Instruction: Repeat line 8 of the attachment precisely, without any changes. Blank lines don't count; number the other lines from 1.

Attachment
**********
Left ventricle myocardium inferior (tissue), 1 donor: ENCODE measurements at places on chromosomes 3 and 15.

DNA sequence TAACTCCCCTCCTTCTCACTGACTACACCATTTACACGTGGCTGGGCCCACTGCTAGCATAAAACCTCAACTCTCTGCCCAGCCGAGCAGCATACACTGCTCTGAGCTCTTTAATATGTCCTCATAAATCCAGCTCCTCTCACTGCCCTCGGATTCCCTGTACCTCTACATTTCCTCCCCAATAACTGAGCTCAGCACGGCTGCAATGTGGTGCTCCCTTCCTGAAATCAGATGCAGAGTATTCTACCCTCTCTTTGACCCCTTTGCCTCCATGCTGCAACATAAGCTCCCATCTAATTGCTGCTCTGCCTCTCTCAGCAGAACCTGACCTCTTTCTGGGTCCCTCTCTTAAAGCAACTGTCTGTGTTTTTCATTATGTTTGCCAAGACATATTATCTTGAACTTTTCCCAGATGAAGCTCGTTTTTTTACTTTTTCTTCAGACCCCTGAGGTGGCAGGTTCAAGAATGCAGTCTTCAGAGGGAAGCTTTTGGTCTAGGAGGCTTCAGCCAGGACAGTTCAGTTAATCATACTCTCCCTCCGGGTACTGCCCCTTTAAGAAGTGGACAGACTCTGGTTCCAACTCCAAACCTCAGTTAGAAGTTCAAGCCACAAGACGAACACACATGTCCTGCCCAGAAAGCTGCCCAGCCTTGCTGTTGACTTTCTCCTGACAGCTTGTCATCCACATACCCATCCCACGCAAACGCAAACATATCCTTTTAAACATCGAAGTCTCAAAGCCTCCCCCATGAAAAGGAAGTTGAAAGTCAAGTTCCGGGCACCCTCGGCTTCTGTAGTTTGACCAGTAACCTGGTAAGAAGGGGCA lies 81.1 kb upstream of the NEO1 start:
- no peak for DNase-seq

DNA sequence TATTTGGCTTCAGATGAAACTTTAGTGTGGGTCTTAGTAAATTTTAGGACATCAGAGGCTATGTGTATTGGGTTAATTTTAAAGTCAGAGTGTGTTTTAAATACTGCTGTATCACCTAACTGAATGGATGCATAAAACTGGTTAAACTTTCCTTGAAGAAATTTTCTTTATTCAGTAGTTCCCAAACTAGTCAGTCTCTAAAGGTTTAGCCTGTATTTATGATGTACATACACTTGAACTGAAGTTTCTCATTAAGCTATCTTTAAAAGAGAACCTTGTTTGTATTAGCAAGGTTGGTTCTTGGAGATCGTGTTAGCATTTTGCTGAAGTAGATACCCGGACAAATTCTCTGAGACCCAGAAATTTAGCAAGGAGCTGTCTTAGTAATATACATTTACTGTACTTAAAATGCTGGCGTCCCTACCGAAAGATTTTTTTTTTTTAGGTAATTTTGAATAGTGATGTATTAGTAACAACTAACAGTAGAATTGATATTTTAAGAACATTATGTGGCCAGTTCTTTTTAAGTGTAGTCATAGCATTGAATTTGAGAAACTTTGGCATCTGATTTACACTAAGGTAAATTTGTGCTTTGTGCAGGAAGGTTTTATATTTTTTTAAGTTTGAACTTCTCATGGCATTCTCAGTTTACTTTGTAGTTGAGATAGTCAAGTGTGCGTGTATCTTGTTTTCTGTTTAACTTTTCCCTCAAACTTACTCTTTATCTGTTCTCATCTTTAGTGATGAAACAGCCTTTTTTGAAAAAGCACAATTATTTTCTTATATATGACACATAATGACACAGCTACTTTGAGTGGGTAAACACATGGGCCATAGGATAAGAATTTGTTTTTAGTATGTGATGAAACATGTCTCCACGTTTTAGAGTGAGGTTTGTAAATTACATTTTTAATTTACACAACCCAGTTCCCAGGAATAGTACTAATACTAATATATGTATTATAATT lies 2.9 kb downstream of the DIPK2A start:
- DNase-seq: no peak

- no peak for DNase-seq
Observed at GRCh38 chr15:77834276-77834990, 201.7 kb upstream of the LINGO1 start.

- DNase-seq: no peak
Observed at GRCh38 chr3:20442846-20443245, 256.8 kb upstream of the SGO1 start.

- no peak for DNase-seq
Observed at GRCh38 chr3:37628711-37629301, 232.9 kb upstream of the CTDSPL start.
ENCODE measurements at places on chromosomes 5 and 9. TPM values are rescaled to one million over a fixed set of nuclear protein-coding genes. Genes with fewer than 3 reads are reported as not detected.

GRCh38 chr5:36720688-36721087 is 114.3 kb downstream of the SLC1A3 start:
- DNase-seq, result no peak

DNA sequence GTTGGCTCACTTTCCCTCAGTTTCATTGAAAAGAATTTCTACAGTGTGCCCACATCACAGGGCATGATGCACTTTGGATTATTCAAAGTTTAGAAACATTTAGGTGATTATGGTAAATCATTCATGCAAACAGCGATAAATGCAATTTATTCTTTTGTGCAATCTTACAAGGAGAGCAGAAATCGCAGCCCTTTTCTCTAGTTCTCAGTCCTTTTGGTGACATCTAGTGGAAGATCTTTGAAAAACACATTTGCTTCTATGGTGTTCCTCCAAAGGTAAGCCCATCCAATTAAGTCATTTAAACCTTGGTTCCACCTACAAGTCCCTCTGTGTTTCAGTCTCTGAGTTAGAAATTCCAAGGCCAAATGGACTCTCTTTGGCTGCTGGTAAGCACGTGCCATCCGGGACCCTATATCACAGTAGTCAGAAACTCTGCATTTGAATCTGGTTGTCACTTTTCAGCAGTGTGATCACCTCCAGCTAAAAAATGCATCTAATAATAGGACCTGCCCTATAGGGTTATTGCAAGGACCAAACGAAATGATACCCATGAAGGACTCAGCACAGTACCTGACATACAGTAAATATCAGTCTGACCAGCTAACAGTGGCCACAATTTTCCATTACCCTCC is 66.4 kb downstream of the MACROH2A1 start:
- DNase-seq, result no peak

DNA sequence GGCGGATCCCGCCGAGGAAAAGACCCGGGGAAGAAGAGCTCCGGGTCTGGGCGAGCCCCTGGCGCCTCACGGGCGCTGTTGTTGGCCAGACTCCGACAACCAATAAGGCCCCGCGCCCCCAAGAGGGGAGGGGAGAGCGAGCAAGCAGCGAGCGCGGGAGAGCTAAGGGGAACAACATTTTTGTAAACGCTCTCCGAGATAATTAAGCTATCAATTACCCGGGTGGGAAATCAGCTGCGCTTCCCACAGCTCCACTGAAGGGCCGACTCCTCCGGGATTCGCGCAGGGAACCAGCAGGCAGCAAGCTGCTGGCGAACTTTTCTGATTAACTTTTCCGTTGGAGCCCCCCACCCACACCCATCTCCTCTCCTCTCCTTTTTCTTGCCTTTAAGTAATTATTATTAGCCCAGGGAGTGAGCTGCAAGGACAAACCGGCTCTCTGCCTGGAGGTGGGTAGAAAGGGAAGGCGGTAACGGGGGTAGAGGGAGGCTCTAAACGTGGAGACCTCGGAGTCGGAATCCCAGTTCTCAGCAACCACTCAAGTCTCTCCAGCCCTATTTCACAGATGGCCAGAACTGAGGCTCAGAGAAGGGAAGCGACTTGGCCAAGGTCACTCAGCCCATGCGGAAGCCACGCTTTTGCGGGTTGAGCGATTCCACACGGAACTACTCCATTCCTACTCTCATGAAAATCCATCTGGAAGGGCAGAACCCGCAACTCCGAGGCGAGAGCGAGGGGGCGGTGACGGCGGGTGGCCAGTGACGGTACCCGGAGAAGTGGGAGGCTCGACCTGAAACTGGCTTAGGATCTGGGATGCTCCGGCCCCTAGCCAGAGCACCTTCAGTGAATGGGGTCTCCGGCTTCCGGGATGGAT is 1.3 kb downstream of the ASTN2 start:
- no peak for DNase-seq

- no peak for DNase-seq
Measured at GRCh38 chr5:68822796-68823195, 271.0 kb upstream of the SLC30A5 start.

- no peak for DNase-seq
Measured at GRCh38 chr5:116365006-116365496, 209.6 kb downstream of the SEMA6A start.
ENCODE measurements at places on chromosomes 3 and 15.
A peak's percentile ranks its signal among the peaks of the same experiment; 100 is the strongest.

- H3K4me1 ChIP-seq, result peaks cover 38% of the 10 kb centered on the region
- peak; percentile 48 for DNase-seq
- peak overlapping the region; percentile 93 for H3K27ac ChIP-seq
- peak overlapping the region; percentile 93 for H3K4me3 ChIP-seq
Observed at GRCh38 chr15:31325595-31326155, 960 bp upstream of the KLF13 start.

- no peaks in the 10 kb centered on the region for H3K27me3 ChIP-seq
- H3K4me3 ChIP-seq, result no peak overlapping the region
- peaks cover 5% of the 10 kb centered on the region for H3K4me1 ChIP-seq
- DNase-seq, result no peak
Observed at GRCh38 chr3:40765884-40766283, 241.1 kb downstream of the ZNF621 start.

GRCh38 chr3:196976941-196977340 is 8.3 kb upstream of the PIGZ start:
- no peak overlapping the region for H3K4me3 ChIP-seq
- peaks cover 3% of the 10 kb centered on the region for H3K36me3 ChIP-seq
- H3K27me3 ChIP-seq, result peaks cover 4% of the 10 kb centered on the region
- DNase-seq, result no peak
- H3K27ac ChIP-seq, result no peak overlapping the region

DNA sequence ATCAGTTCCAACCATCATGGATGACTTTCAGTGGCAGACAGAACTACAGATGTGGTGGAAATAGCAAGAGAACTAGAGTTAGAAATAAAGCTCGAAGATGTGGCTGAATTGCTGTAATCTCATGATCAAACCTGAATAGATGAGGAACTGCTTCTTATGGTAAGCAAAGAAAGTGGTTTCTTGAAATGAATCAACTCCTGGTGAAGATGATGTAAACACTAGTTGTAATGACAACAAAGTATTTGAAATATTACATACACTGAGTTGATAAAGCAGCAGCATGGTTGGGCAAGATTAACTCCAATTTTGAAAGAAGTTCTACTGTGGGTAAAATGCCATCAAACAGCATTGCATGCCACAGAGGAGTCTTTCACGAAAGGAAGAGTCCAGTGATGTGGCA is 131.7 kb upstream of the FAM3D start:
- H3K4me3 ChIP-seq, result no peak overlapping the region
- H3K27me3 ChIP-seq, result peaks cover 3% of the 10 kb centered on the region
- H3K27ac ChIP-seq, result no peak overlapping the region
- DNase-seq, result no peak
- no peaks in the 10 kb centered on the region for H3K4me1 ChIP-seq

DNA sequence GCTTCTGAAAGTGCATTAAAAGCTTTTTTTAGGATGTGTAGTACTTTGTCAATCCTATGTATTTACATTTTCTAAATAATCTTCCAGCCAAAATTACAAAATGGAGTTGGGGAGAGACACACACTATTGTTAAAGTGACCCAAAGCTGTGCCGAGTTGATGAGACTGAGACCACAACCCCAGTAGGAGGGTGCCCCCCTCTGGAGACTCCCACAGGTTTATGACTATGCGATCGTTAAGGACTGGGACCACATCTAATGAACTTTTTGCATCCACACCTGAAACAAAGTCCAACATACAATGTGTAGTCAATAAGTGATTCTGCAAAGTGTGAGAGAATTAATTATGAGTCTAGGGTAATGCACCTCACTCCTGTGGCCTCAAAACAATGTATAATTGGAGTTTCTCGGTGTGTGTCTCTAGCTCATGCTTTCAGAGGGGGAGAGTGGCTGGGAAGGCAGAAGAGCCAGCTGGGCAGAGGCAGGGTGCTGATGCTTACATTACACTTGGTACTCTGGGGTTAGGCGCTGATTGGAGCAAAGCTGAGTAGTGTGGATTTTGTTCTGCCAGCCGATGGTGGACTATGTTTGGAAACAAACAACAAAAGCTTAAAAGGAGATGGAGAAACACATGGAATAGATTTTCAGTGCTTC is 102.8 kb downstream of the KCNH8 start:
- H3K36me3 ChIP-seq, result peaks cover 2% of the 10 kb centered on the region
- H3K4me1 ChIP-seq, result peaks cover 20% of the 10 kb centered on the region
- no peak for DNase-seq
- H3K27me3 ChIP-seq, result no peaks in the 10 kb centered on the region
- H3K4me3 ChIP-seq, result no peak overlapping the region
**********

- DNase-seq: no peak